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Fish and Rice: A Healthy Diet

Chapter 2, part 5, from Dancing Shrimp

by Kasma Loha-unchit

A growing body of research points to the healthful properties of seafood, especially fish, making the traditional Thai diet of rice and fish appear more and more appealing to people concerned about fat intake and calories. The Thai way of dining, in which plain, unseasoned, no-fat-added, steamed rice is the centerpiece of the meal, with the nonrice dishes as accompaniments, cuts down further on calories. Furthermore, because much Thai food is spicy, smaller quantities of the highly flavored protein dishes are eaten. There are also plenty of nutritional benefits to be gained from the herbs, spices, and other ingredients liberally used in Thai cooking.

Seafood is an excellent source of complete protein, which is easily digestible, making nutrients readily available to the body. Compared to meat and poultry, seafood is significantly lower in fat and calories; this includes oily fish with a relatively high fat content. Seafood is also rich in iodine, calcium, phosphorus, iron, zinc, potassium, and B vitamins, especially niacin, pantothenic acid, B6, and B12. Moreover, the fat in fish is a good fat, containing essential omega-3 fatty acids, recognized by medical experts as fundamental in maintaining good health. These fats play a role in keeping arteries clear, and also benefit the central nervous system.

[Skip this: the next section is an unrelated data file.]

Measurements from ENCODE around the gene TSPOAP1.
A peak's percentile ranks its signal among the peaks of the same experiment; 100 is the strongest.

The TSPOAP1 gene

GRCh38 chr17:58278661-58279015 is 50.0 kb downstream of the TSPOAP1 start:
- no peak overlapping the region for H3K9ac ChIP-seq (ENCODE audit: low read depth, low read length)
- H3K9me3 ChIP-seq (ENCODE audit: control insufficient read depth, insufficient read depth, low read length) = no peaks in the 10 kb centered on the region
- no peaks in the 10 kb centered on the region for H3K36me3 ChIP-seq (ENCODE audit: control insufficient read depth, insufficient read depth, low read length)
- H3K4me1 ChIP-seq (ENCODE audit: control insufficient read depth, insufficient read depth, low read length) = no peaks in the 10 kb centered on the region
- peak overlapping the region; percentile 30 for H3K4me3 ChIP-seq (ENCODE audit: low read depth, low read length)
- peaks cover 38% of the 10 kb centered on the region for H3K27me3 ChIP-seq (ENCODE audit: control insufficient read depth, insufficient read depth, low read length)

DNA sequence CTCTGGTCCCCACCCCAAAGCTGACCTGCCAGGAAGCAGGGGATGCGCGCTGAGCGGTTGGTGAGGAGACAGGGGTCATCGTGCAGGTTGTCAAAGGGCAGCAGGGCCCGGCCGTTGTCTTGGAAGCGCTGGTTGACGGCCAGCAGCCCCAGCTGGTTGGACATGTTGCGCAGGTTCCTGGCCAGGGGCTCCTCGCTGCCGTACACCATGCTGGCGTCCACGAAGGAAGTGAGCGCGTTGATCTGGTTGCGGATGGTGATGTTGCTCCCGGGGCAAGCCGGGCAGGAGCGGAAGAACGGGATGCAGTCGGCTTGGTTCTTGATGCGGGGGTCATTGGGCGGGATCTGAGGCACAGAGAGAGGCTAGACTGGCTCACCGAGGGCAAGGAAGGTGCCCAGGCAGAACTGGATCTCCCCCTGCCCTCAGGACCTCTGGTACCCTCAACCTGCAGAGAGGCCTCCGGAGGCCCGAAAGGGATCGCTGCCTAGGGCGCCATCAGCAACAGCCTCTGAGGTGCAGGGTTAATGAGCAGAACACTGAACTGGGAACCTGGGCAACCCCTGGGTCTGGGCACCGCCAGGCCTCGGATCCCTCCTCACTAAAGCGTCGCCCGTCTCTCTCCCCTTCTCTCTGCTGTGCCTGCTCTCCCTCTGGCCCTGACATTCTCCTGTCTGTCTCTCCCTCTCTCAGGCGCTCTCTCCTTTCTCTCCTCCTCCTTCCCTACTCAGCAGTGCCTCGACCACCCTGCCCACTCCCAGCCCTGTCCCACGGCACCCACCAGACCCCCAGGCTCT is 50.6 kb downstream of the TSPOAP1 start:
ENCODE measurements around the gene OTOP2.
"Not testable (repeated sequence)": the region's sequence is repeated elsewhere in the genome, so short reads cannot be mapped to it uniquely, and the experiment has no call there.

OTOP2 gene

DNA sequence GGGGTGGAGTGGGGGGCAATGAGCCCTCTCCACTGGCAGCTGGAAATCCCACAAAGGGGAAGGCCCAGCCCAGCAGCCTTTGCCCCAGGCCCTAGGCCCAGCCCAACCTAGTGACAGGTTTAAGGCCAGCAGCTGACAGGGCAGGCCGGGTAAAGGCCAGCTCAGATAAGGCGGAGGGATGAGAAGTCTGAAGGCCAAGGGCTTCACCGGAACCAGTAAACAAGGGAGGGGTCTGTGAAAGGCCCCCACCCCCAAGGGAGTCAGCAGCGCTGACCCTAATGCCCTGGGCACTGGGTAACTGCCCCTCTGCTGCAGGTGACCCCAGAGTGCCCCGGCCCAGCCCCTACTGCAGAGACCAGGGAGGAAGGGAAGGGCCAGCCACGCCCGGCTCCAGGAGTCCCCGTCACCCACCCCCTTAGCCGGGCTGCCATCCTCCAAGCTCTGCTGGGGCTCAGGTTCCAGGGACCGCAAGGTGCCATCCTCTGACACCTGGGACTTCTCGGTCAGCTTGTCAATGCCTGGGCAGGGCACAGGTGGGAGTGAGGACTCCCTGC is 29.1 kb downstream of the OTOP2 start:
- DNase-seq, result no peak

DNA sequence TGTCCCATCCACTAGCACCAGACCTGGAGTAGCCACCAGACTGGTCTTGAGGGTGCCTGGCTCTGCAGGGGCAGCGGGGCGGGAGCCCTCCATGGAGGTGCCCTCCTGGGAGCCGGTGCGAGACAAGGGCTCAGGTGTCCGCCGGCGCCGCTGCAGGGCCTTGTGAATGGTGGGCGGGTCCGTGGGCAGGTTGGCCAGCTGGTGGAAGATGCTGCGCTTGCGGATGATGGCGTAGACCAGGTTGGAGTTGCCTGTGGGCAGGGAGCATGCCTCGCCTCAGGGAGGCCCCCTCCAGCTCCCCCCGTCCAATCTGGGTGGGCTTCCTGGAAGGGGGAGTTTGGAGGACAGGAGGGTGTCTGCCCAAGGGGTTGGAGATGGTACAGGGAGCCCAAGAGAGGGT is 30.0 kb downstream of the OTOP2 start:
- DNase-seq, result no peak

In addition to the healthfulness of seafood, the many fresh herbs used in Thai cooking contribute nutritional benefits and healing qualities. For instance, chillies and garlic – two generously used flavoring ingredients – are known for their antioxidant properties, which help neutralize damaging free radicals before they can harm healthy cells. Each has become the focus of studies addressing the most critical health concerns of modern times – heart disease, cancer, and immune dysfunction.

High in vitamin C, chillies have been known through the ages to benefit the circulatory system – cleaning the blood of undesirable cholesterol, keeping the blood vessels supple and healthy, improving circulation and, thereby, increasing the supply of nutrients and oxygen to the cells of the body. Garlic, on the other hand, has been shown to reduce total cholesterol levels by gobbling bad LDL cholesterol and increasing good HDL levels. Besides chillies and garlic, numerous other herbs have healing properties.

The Thai diet, therefore, combines the goodness of seafood and beneficial herbs in grain-based meals. I hope the recipes, information, and ideas contained in this book not only enable you to make delicious Thai seafood dishes, but inspire you to incorporate more seafood into your daily diet.

Previous: (part 4) A Fish and Rice Culture  |  Start: (part 1) A Seafood Culture

Copyright © 2000 Kasma Loha-unchit in Dancing Shrimp. All rights reserved.

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